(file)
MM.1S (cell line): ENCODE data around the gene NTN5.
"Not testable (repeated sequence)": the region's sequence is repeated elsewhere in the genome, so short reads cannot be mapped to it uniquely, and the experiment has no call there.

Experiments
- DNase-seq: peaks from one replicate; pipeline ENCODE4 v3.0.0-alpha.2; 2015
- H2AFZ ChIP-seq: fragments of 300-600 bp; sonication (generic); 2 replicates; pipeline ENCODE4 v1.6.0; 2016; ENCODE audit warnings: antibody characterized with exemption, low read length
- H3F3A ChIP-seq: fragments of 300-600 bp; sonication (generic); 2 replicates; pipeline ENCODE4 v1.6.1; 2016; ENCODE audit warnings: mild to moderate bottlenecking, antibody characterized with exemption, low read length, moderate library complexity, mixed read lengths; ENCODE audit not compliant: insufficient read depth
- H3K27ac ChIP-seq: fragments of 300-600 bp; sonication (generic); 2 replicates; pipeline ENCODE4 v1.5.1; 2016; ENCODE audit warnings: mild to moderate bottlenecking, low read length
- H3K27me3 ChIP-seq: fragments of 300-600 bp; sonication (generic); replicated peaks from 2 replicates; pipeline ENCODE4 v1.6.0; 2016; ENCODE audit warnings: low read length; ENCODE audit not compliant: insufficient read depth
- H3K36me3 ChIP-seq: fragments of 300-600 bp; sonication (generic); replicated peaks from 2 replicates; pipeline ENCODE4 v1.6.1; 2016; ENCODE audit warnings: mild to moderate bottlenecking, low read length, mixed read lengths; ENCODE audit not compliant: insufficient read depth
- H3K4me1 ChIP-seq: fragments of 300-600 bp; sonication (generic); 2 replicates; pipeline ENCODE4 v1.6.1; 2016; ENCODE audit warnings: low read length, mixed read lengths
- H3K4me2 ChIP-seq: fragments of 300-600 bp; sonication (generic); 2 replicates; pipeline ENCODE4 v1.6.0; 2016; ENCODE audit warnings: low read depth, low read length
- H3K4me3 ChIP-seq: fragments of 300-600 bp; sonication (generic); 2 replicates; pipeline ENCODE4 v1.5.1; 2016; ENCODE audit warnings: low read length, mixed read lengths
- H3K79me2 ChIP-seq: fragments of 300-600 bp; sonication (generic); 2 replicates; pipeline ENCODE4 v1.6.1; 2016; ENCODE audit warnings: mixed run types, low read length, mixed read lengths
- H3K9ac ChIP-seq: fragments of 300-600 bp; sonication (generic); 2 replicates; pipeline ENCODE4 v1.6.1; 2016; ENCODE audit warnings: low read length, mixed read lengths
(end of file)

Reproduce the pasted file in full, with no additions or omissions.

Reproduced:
MM.1S (cell line): ENCODE data around the gene NTN5.
"Not testable (repeated sequence)": the region's sequence is repeated elsewhere in the genome, so short reads cannot be mapped to it uniquely, and the experiment has no call there.

Experiments
- DNase-seq: peaks from one replicate; pipeline ENCODE4 v3.0.0-alpha.2; 2015
- H2AFZ ChIP-seq: fragments of 300-600 bp; sonication (generic); 2 replicates; pipeline ENCODE4 v1.6.0; 2016; ENCODE audit warnings: antibody characterized with exemption, low read length
- H3F3A ChIP-seq: fragments of 300-600 bp; sonication (generic); 2 replicates; pipeline ENCODE4 v1.6.1; 2016; ENCODE audit warnings: mild to moderate bottlenecking, antibody characterized with exemption, low read length, moderate library complexity, mixed read lengths; ENCODE audit not compliant: insufficient read depth
- H3K27ac ChIP-seq: fragments of 300-600 bp; sonication (generic); 2 replicates; pipeline ENCODE4 v1.5.1; 2016; ENCODE audit warnings: mild to moderate bottlenecking, low read length
- H3K27me3 ChIP-seq: fragments of 300-600 bp; sonication (generic); replicated peaks from 2 replicates; pipeline ENCODE4 v1.6.0; 2016; ENCODE audit warnings: low read length; ENCODE audit not compliant: insufficient read depth
- H3K36me3 ChIP-seq: fragments of 300-600 bp; sonication (generic); replicated peaks from 2 replicates; pipeline ENCODE4 v1.6.1; 2016; ENCODE audit warnings: mild to moderate bottlenecking, low read length, mixed read lengths; ENCODE audit not compliant: insufficient read depth
- H3K4me1 ChIP-seq: fragments of 300-600 bp; sonication (generic); 2 replicates; pipeline ENCODE4 v1.6.1; 2016; ENCODE audit warnings: low read length, mixed read lengths
- H3K4me2 ChIP-seq: fragments of 300-600 bp; sonication (generic); 2 replicates; pipeline ENCODE4 v1.6.0; 2016; ENCODE audit warnings: low read depth, low read length
- H3K4me3 ChIP-seq: fragments of 300-600 bp; sonication (generic); 2 replicates; pipeline ENCODE4 v1.5.1; 2016; ENCODE audit warnings: low read length, mixed read lengths
- H3K79me2 ChIP-seq: fragments of 300-600 bp; sonication (generic); 2 replicates; pipeline ENCODE4 v1.6.1; 2016; ENCODE audit warnings: mixed run types, low read length, mixed read lengths
- H3K9ac ChIP-seq: fragments of 300-600 bp; sonication (generic); 2 replicates; pipeline ENCODE4 v1.6.1; 2016; ENCODE audit warnings: low read length, mixed read lengths